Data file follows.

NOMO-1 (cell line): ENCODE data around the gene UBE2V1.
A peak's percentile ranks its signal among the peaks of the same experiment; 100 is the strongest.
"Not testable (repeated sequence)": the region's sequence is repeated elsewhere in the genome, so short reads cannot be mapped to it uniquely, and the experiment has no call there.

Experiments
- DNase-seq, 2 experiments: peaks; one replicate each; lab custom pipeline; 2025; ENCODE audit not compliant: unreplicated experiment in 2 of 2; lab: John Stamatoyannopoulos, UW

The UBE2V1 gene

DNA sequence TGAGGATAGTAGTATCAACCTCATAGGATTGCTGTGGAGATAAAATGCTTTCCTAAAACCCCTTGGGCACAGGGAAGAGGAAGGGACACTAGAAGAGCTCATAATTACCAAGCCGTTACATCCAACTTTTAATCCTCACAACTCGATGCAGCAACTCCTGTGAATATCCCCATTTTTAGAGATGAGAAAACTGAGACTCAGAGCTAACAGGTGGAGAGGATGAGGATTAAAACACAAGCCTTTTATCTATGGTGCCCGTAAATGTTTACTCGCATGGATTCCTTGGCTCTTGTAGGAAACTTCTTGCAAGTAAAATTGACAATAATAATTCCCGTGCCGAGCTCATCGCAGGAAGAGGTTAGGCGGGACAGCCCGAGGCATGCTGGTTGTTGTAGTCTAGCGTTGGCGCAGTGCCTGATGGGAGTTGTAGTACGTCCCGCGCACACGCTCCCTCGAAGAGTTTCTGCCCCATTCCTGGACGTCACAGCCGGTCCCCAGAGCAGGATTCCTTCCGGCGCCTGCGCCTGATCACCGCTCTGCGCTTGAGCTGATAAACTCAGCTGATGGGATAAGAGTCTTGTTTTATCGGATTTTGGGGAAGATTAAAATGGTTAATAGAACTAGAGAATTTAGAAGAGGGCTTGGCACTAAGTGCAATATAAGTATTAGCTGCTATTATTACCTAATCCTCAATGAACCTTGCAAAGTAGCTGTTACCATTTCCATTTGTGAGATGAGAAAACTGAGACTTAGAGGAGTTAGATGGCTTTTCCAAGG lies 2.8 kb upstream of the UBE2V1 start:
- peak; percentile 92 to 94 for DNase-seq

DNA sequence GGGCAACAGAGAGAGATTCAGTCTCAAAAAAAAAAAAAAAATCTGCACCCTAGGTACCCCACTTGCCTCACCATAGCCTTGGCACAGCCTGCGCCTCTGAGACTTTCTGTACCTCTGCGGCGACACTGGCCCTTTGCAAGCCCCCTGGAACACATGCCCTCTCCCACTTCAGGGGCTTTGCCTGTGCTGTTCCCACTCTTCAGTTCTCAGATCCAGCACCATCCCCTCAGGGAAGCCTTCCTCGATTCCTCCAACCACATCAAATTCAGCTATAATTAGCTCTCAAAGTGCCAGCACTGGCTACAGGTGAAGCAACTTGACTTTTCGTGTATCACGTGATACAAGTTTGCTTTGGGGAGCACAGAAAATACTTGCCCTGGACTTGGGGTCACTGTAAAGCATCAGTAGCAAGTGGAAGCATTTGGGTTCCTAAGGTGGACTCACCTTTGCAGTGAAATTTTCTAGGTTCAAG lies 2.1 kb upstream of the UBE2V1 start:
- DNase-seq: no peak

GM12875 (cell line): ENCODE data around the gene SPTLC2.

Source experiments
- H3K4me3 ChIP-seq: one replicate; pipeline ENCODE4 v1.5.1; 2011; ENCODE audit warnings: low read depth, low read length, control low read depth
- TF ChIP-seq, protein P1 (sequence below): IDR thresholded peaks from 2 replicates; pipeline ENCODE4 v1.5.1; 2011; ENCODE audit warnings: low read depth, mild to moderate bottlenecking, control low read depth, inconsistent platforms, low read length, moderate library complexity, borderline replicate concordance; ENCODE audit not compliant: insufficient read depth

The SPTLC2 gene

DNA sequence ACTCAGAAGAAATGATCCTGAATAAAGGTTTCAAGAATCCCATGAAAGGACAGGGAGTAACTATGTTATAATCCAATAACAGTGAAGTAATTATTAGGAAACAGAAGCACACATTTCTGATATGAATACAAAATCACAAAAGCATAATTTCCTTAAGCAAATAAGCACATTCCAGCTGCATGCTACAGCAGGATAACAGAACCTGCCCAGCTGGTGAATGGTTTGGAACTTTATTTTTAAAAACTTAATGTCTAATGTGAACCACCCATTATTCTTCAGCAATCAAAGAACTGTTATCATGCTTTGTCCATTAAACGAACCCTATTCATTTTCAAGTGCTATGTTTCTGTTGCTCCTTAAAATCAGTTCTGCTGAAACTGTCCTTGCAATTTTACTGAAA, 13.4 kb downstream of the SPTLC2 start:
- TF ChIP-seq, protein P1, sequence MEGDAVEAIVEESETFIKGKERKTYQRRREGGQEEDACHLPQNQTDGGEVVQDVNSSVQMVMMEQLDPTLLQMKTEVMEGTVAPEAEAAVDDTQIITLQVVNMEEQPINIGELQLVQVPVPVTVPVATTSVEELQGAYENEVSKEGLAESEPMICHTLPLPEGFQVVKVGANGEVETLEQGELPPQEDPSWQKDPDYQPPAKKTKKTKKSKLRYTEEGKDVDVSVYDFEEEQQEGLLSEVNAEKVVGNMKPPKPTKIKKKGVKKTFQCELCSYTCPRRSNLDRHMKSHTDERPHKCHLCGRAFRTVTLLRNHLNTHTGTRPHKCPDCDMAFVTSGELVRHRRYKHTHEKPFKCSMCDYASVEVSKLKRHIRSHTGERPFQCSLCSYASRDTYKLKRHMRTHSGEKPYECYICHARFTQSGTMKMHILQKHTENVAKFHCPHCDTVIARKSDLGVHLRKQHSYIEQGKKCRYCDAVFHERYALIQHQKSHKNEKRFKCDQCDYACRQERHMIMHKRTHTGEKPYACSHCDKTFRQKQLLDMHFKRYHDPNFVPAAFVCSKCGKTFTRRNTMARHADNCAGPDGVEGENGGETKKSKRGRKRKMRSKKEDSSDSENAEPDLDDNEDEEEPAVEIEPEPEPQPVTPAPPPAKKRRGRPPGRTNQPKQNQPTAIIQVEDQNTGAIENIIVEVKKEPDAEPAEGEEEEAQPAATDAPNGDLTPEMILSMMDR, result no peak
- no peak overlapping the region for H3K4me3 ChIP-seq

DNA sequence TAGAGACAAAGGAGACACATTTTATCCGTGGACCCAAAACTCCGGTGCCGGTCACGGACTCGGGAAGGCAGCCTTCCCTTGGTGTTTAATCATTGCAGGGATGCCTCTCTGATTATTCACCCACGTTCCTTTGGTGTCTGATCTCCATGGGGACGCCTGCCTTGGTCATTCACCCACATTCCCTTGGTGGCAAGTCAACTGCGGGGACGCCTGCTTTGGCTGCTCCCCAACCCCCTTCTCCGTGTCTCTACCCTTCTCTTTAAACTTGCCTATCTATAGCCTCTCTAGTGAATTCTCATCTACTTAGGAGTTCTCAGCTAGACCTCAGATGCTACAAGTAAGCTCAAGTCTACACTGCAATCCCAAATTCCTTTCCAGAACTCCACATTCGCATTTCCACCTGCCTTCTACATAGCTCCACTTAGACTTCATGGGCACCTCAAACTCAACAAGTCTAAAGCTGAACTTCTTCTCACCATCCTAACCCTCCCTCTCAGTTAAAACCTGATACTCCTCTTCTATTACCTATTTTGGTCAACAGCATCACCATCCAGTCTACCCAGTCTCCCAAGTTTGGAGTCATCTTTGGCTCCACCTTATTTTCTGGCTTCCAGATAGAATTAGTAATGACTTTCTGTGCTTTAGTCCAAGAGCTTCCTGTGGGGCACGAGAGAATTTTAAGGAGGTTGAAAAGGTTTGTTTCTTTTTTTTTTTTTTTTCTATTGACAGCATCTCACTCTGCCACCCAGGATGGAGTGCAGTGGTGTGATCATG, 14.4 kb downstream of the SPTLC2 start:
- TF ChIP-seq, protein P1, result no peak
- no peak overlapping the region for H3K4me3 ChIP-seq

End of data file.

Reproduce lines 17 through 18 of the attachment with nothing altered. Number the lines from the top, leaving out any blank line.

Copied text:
- TF ChIP-seq, protein P1, sequence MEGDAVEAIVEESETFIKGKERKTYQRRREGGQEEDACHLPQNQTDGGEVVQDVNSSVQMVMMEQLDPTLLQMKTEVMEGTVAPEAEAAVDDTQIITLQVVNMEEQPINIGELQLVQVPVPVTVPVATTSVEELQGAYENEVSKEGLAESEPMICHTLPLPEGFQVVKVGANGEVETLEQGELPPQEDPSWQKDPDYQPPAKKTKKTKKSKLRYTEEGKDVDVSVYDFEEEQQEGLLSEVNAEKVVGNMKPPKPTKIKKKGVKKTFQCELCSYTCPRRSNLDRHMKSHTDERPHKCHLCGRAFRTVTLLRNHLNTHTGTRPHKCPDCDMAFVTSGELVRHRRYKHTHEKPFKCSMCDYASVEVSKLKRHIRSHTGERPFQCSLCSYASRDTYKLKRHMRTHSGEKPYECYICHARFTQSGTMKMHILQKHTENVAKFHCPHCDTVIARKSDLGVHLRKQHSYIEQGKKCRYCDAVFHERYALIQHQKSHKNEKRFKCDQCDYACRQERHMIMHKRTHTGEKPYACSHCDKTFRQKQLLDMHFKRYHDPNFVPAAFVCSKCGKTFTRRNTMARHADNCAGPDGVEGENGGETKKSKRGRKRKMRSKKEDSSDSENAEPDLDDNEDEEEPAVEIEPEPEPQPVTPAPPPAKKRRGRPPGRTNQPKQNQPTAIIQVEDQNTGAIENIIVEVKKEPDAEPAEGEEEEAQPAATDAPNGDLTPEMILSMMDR, result no peak
- no peak overlapping the region for H3K4me3 ChIP-seq